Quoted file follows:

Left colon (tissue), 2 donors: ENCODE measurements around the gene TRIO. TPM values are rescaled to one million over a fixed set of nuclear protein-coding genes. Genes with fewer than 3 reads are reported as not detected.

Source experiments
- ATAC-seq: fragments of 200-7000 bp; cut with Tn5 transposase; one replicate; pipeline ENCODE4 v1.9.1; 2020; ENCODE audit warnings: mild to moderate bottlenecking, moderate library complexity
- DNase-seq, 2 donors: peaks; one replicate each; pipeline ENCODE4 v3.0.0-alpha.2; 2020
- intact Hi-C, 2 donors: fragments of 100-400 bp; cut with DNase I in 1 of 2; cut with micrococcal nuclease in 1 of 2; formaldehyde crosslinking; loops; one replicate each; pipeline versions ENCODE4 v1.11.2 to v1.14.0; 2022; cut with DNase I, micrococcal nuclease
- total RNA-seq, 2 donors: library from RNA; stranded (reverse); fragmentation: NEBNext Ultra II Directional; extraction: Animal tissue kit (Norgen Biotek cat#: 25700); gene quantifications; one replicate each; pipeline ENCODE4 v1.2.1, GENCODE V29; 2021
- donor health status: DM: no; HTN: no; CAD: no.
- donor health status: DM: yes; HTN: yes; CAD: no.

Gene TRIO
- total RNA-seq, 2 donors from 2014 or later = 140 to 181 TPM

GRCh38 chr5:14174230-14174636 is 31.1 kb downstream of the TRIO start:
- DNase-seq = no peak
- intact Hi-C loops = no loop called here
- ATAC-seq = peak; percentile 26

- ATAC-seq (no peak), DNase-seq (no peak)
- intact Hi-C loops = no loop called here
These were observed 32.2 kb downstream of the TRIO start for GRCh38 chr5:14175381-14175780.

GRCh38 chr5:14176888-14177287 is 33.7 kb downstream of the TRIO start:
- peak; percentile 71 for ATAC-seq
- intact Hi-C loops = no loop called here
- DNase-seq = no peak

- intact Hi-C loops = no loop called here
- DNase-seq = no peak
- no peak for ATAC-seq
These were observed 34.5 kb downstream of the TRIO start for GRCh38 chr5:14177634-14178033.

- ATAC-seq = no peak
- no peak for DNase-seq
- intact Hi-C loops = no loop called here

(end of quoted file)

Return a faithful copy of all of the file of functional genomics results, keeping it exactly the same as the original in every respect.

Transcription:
Left colon (tissue), 2 donors: ENCODE measurements around the gene TRIO. TPM values are rescaled to one million over a fixed set of nuclear protein-coding genes. Genes with fewer than 3 reads are reported as not detected.

Source experiments
- ATAC-seq: fragments of 200-7000 bp; cut with Tn5 transposase; one replicate; pipeline ENCODE4 v1.9.1; 2020; ENCODE audit warnings: mild to moderate bottlenecking, moderate library complexity
- DNase-seq, 2 donors: peaks; one replicate each; pipeline ENCODE4 v3.0.0-alpha.2; 2020
- intact Hi-C, 2 donors: fragments of 100-400 bp; cut with DNase I in 1 of 2; cut with micrococcal nuclease in 1 of 2; formaldehyde crosslinking; loops; one replicate each; pipeline versions ENCODE4 v1.11.2 to v1.14.0; 2022; cut with DNase I, micrococcal nuclease
- total RNA-seq, 2 donors: library from RNA; stranded (reverse); fragmentation: NEBNext Ultra II Directional; extraction: Animal tissue kit (Norgen Biotek cat#: 25700); gene quantifications; one replicate each; pipeline ENCODE4 v1.2.1, GENCODE V29; 2021
- donor health status: DM: no; HTN: no; CAD: no.
- donor health status: DM: yes; HTN: yes; CAD: no.

Gene TRIO
- total RNA-seq, 2 donors from 2014 or later = 140 to 181 TPM

GRCh38 chr5:14174230-14174636 is 31.1 kb downstream of the TRIO start:
- DNase-seq = no peak
- intact Hi-C loops = no loop called here
- ATAC-seq = peak; percentile 26

- ATAC-seq (no peak), DNase-seq (no peak)
- intact Hi-C loops = no loop called here
These were observed 32.2 kb downstream of the TRIO start for GRCh38 chr5:14175381-14175780.

GRCh38 chr5:14176888-14177287 is 33.7 kb downstream of the TRIO start:
- peak; percentile 71 for ATAC-seq
- intact Hi-C loops = no loop called here
- DNase-seq = no peak

- intact Hi-C loops = no loop called here
- DNase-seq = no peak
- no peak for ATAC-seq
These were observed 34.5 kb downstream of the TRIO start for GRCh38 chr5:14177634-14178033.

- ATAC-seq = no peak
- no peak for DNase-seq
- intact Hi-C loops = no loop called here